The importance of column-level security at Dataverse

The creation of security roles to access and manipulate corporate information is a critical point in security. Not all users can, or should, view or edit certain information that is not within their competencies or is sensitive. In addition to these security roles, we can use field security profiles to help us to fully define the security of all the information we have in our Dataverse database.

Security in Dataverse is defined through security roles. When defining one of these roles, we must configure, for each table, the permissions to Create, Read, Write, Delete, Append, Append To, Assign and Share. In addition, when granting these permissions we do so at the User, Business Unit, Business Unit and Secondary Business Unit and Organization levels.

Illustration 1. Security role


However, when granting these permissions at the table level, we may encounter the problem that one of the fields must have different permissions than the rest. For this, we can make use of column level security.

Let's imagine that we have a table of products and a security role for sellers that allows them to Create, Read and Write.





                                                                                                                        Illustration 2. Permissions of the Products table

We assign this role to a user and he/she will see the data of this table as follows.



Illustration 3. View of active products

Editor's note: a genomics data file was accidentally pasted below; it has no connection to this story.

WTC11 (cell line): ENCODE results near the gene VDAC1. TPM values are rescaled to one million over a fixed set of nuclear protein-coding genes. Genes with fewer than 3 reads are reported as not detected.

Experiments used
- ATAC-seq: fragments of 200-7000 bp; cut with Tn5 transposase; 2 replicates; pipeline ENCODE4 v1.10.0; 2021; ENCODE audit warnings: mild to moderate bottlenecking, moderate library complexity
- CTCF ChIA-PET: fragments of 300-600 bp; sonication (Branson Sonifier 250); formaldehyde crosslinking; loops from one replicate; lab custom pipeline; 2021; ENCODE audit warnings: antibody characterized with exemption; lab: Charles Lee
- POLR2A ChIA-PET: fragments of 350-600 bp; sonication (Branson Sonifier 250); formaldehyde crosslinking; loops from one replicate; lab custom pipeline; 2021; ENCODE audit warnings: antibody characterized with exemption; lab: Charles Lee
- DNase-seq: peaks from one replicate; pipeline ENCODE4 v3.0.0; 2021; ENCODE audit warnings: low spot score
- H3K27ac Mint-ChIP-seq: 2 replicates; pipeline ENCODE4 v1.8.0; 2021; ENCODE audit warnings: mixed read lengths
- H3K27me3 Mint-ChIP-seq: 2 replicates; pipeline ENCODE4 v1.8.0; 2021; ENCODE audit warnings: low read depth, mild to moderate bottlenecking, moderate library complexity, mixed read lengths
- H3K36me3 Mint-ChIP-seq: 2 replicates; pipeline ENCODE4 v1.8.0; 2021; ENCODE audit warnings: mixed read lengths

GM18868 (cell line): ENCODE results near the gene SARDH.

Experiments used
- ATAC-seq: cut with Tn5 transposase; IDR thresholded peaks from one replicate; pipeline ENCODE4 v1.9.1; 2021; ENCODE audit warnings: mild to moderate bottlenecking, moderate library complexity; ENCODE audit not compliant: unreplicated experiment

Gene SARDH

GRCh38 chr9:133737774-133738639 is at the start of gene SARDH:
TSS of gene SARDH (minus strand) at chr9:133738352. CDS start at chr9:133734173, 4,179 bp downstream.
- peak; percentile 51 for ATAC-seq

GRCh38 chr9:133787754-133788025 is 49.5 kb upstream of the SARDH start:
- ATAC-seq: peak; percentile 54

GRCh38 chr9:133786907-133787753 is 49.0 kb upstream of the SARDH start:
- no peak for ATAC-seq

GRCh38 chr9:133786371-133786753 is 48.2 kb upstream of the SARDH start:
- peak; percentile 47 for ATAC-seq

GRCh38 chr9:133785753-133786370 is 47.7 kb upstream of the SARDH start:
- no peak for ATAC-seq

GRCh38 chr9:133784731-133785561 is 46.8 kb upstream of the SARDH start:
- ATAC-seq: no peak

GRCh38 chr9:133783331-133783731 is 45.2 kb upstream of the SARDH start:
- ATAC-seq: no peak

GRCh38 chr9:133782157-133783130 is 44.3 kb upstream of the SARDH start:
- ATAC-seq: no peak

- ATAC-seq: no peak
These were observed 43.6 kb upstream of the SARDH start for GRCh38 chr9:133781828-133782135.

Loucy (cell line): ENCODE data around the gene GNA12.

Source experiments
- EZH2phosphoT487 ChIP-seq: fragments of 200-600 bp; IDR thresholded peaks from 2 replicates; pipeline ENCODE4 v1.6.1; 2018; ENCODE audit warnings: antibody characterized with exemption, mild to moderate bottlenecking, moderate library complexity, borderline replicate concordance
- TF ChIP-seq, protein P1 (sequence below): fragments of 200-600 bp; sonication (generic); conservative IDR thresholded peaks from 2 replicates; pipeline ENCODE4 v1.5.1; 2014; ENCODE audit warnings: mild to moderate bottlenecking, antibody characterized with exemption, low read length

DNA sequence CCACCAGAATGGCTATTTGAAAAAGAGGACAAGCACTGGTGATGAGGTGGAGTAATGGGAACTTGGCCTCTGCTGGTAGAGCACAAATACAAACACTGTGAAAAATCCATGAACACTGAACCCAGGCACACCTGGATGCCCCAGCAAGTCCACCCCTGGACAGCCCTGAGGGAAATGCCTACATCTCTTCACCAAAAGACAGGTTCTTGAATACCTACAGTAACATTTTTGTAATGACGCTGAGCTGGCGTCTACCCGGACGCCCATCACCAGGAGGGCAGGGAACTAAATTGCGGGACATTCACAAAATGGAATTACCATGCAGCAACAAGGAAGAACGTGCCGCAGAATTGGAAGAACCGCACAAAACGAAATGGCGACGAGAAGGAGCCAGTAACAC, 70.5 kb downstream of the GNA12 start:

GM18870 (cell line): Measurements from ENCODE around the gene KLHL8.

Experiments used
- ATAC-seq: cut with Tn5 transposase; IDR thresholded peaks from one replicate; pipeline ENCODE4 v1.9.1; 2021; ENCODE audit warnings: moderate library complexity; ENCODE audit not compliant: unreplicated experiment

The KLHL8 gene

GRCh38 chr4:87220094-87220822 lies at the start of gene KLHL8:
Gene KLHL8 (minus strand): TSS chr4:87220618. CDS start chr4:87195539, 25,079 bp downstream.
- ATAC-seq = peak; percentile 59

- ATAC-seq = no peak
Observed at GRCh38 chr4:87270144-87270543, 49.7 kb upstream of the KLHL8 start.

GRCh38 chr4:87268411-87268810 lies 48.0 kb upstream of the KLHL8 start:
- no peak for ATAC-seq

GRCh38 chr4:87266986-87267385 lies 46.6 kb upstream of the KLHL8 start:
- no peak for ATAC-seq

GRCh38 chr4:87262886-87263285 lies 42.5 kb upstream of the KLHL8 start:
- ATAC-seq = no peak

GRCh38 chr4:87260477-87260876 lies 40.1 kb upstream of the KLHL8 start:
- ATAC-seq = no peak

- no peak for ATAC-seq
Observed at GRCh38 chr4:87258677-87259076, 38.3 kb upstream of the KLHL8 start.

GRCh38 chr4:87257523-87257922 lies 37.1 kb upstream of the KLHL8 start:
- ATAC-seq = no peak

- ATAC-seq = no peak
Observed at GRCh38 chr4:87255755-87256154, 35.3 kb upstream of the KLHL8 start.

Illustration 4. Product 1 form


As we can see, you can see and modify the Name, Code, Color and Size fields. We want to restrict the permissions so that you can see the Code but we do not want you to be able to modify it. We cannot do it at the table level because he would not be able to modify the rest of the fields. How do we do it then? Using column level security.

First, we edit the Code column to enable the security of the field.



Illustration 5. Editing the Code field of the Products table


Now you can neither see nor modify this field.

Illustration 6. Active products view

Illustration 7. Product 1 form

Now we will create a column security profile so that you can Read, but not Write.

Illustration 8. Add field security profile

Illustration 9. Field Security Profile


We see that in the Field Permissions section this field appears, by default, with No reading, No writing and No creation.

We edit and allow reading.


Illustration 10. Editing field security

Finally, we assign this profile to the user (or to a team to which it belongs if we want to assign it to all its members).

Illustration 11. Adding user to the field security profile

And as we can see, the data in the Code column can already be viewed without being able to modify it.

Illustration 12. View of active products

Illustration 13. Product 1 form

In this way we can give specific permissions to certain fields of a table, that do not coincide with the rest of the fields of the same one.




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